05 July 2013

Testing a new way to fund a college education

I have thought for years that the most logical way for students to pay for college would be to have them commit to repaying a certain % of the future income.  Such a plan has now been proposed for the state of Oregon:
Oregon's legislature is moving ahead with a plan to enable students to attend state schools with no money down. In return, under one proposal, the students would agree to pay into a special fund 3% of their salaries annually for 24 years...

Oregon's plan has parallels to income-based repayment models used for decades in the U.K. and Australia, and more recently in the U.S., in which borrowers pay government lenders a share of their incomes to cover education loans...

In the 2010-11 school year, there were about 21,000 first-year students in public state colleges and universities in Oregon paying $171 million in tuition. To move them, and the next 23 classes behind them, into this program would cost the state more than $9 billion over 24 years until enough students had graduated and were paying into the system to cover its outlays...

The idea was first presented to Oregon legislators by students from Portland State University last year. Tracy Gibbs, one of the students, said that by freeing graduates from the steep overhang of debt many now face, the plan would allow young people to buy houses and contribute to their retirement accounts.
What the plan doesn't address, of course, is the inordinate cost of college.  That's a whole different problem.


  1. A great deal for students, a bad deal for colleges and universities. Salaries have been flat at best for a long time now and college tuitions haven't been.

  2. It would sure motivate colleges to promote their graduates to make more money after graduation.

  3. Might motivate colleges and universities to lose much of the administrative positions that cost lots and contribute little.

  4. Works well here in Australia... Most domestic university students (including myself) have used the scheme to pay for their university. The money comes straight out of income tax when you earn over a certain amount, so you don't really miss it.

    1. Agreed, was happy to pay off my Uni this way. But glad I didn't have to pay at such a low rate, for so long! Twenty-four years! When I was deciding (at age 22), I might've been silly enough to choose that slow option had it been available. Instead, I went from low-income earner to a pretty decent income, which seemed enormous compared to my waitress wages. Paid off in four years, and was debt-free by the time I wanted to buy a house. But as I understand, it costs a lot more to go to college than we pay? (I think I paid around $7000 per annum for my Bachelor of Applied Science - 1992-1995)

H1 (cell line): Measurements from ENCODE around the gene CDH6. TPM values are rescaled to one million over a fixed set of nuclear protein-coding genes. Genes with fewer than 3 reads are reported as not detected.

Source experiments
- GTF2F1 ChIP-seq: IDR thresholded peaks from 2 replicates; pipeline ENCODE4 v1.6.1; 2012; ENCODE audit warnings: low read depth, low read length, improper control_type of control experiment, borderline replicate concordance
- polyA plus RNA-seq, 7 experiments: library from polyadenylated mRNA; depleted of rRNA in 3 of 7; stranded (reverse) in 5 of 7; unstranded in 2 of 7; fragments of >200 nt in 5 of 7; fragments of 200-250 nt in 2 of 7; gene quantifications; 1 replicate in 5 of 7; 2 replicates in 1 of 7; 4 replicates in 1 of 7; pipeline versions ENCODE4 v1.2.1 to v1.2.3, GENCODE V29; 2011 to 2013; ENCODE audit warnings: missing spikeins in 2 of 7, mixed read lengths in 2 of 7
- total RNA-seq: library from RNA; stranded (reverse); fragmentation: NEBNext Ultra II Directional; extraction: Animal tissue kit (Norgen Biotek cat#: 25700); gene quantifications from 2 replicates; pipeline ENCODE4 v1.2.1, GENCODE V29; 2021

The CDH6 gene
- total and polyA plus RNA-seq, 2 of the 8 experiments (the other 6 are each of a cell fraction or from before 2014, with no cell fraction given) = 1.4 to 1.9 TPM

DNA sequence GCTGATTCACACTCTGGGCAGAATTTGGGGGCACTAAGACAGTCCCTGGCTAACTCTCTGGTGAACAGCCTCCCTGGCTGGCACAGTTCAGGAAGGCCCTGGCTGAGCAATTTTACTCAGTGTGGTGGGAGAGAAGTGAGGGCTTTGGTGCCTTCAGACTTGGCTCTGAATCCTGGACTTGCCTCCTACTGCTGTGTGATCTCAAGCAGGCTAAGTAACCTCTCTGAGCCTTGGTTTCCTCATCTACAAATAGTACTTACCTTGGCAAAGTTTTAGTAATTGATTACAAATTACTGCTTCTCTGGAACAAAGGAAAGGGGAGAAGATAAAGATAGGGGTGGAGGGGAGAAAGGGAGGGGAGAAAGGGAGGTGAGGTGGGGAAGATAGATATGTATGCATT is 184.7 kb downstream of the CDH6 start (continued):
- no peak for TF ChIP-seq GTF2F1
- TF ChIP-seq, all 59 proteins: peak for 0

5. In the UK you don't really pay a % of your salary. You pay the full amount that you borrowed, but it is linked to your salary, so you only pay if you earn above a certain amount, etc. Speaking for my peer group (graduating in the 1990s), you paid less than you borrowed, since the interest rates were below inflation, and the government didn't crack down too hard on people who didn't pay.

    Seems like a great deal to me, especially since it's all optional (i.e. no one forces you to go to university), but people still complain.

  6. This needs its own comment:

    There is a new FREE education to be had online. I am beginning by re-taking some courses I had taken long ago, and I intend to proceed upward for the indefinite future.

    It is called Khan Academy, and it doesn't cost a DIME. All the classes are YouTube, with access on the academy's web site being a means of tracking progress. It also uses a completely different paradigm, one that has shown its worth in coordination with schools around the country. It does it by letting the student set the pace, and NOT going forward until the student has the last lesson down pat.

    That is a method that has been used in the past, then called "Programmed Learning". I know. I did it when in school, and it did AMAZING things for me 50 years ago - literally. I've been looking for someone to pick up the ball and run with it. Apparently, Salmon Khan had to reinvent it in order for it to come around again.

    If interested, I'd suggest googling "Khan Academy TED Talks".

    THIS is the new education system of the future. How it will translate into degrees, I don't know for sure, but the Universities are going to have to coordinate with it, sooner rather than later. It now has a million or so students. It just might come to pass the Kan Academy ends up issuing degrees itself.


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